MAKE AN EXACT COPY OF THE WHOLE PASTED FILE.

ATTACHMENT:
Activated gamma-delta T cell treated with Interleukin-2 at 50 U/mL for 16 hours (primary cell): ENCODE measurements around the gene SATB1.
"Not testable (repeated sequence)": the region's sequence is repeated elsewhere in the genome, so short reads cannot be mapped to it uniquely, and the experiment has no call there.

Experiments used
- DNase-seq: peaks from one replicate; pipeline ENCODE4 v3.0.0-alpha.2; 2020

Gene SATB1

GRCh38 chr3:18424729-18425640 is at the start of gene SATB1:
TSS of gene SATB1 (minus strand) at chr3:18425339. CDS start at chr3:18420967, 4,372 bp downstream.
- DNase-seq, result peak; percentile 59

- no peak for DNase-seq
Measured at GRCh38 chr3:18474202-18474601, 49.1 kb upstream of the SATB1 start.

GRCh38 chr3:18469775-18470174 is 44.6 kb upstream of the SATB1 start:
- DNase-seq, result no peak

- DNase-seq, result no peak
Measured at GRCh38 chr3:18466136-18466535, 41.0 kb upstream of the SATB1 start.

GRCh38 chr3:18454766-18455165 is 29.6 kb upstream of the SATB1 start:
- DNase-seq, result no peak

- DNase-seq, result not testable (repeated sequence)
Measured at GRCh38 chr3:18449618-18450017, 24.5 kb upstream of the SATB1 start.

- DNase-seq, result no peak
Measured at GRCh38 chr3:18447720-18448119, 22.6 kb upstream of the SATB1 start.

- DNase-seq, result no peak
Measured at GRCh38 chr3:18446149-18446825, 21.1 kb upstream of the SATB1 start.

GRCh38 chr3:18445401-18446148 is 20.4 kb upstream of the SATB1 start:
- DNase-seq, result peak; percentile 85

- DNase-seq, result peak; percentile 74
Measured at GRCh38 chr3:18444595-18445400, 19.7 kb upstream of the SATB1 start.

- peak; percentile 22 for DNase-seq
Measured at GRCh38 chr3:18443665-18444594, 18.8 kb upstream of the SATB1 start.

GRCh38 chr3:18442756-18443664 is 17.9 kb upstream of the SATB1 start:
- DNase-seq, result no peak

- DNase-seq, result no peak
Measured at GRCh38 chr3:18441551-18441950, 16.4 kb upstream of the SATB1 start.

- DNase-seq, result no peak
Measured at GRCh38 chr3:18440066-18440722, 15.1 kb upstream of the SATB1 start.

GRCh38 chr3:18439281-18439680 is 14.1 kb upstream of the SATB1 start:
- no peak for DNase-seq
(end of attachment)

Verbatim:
Activated gamma-delta T cell treated with Interleukin-2 at 50 U/mL for 16 hours (primary cell): ENCODE measurements around the gene SATB1.
"Not testable (repeated sequence)": the region's sequence is repeated elsewhere in the genome, so short reads cannot be mapped to it uniquely, and the experiment has no call there.

Experiments used
- DNase-seq: peaks from one replicate; pipeline ENCODE4 v3.0.0-alpha.2; 2020

Gene SATB1

GRCh38 chr3:18424729-18425640 is at the start of gene SATB1:
TSS of gene SATB1 (minus strand) at chr3:18425339. CDS start at chr3:18420967, 4,372 bp downstream.
- DNase-seq, result peak; percentile 59

- no peak for DNase-seq
Measured at GRCh38 chr3:18474202-18474601, 49.1 kb upstream of the SATB1 start.

GRCh38 chr3:18469775-18470174 is 44.6 kb upstream of the SATB1 start:
- DNase-seq, result no peak

- DNase-seq, result no peak
Measured at GRCh38 chr3:18466136-18466535, 41.0 kb upstream of the SATB1 start.

GRCh38 chr3:18454766-18455165 is 29.6 kb upstream of the SATB1 start:
- DNase-seq, result no peak

- DNase-seq, result not testable (repeated sequence)
Measured at GRCh38 chr3:18449618-18450017, 24.5 kb upstream of the SATB1 start.

- DNase-seq, result no peak
Measured at GRCh38 chr3:18447720-18448119, 22.6 kb upstream of the SATB1 start.

- DNase-seq, result no peak
Measured at GRCh38 chr3:18446149-18446825, 21.1 kb upstream of the SATB1 start.

GRCh38 chr3:18445401-18446148 is 20.4 kb upstream of the SATB1 start:
- DNase-seq, result peak; percentile 85

- DNase-seq, result peak; percentile 74
Measured at GRCh38 chr3:18444595-18445400, 19.7 kb upstream of the SATB1 start.

- peak; percentile 22 for DNase-seq
Measured at GRCh38 chr3:18443665-18444594, 18.8 kb upstream of the SATB1 start.

GRCh38 chr3:18442756-18443664 is 17.9 kb upstream of the SATB1 start:
- DNase-seq, result no peak

- DNase-seq, result no peak
Measured at GRCh38 chr3:18441551-18441950, 16.4 kb upstream of the SATB1 start.

- DNase-seq, result no peak
Measured at GRCh38 chr3:18440066-18440722, 15.1 kb upstream of the SATB1 start.

GRCh38 chr3:18439281-18439680 is 14.1 kb upstream of the SATB1 start:
- no peak for DNase-seq